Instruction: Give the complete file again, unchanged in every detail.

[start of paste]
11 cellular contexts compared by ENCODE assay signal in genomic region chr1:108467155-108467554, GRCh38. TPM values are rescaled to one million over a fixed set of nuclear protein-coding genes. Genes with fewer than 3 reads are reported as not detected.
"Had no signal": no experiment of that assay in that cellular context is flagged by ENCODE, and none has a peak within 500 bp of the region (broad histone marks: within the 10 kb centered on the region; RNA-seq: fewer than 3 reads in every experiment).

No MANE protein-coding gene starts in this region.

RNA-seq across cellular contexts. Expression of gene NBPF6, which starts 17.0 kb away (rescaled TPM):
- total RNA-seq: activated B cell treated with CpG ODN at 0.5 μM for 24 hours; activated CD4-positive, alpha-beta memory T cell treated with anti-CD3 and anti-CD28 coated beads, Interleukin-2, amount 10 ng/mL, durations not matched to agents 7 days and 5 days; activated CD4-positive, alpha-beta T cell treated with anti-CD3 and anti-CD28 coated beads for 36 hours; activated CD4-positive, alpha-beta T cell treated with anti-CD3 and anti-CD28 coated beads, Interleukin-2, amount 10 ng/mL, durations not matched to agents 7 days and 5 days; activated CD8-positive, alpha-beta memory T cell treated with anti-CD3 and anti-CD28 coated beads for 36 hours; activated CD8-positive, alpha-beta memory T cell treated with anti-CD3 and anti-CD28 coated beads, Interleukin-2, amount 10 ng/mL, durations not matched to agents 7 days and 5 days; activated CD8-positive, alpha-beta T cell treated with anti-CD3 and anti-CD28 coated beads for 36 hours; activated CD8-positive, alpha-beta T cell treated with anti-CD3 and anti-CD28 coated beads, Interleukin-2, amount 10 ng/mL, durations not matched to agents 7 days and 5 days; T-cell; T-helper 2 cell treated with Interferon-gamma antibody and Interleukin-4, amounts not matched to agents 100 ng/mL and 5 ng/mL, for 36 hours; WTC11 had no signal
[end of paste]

11 cellular contexts compared by ENCODE assay signal in genomic region chr1:108467155-108467554, GRCh38. TPM values are rescaled to one million over a fixed set of nuclear protein-coding genes. Genes with fewer than 3 reads are reported as not detected.
"Had no signal": no experiment of that assay in that cellular context is flagged by ENCODE, and none has a peak within 500 bp of the region (broad histone marks: within the 10 kb centered on the region; RNA-seq: fewer than 3 reads in every experiment).

No MANE protein-coding gene starts in this region.

RNA-seq across cellular contexts. Expression of gene NBPF6, which starts 17.0 kb away (rescaled TPM):
- total RNA-seq: activated B cell treated with CpG ODN at 0.5 μM for 24 hours; activated CD4-positive, alpha-beta memory T cell treated with anti-CD3 and anti-CD28 coated beads, Interleukin-2, amount 10 ng/mL, durations not matched to agents 7 days and 5 days; activated CD4-positive, alpha-beta T cell treated with anti-CD3 and anti-CD28 coated beads for 36 hours; activated CD4-positive, alpha-beta T cell treated with anti-CD3 and anti-CD28 coated beads, Interleukin-2, amount 10 ng/mL, durations not matched to agents 7 days and 5 days; activated CD8-positive, alpha-beta memory T cell treated with anti-CD3 and anti-CD28 coated beads for 36 hours; activated CD8-positive, alpha-beta memory T cell treated with anti-CD3 and anti-CD28 coated beads, Interleukin-2, amount 10 ng/mL, durations not matched to agents 7 days and 5 days; activated CD8-positive, alpha-beta T cell treated with anti-CD3 and anti-CD28 coated beads for 36 hours; activated CD8-positive, alpha-beta T cell treated with anti-CD3 and anti-CD28 coated beads, Interleukin-2, amount 10 ng/mL, durations not matched to agents 7 days and 5 days; T-cell; T-helper 2 cell treated with Interferon-gamma antibody and Interleukin-4, amounts not matched to agents 100 ng/mL and 5 ng/mL, for 36 hours; WTC11 had no signal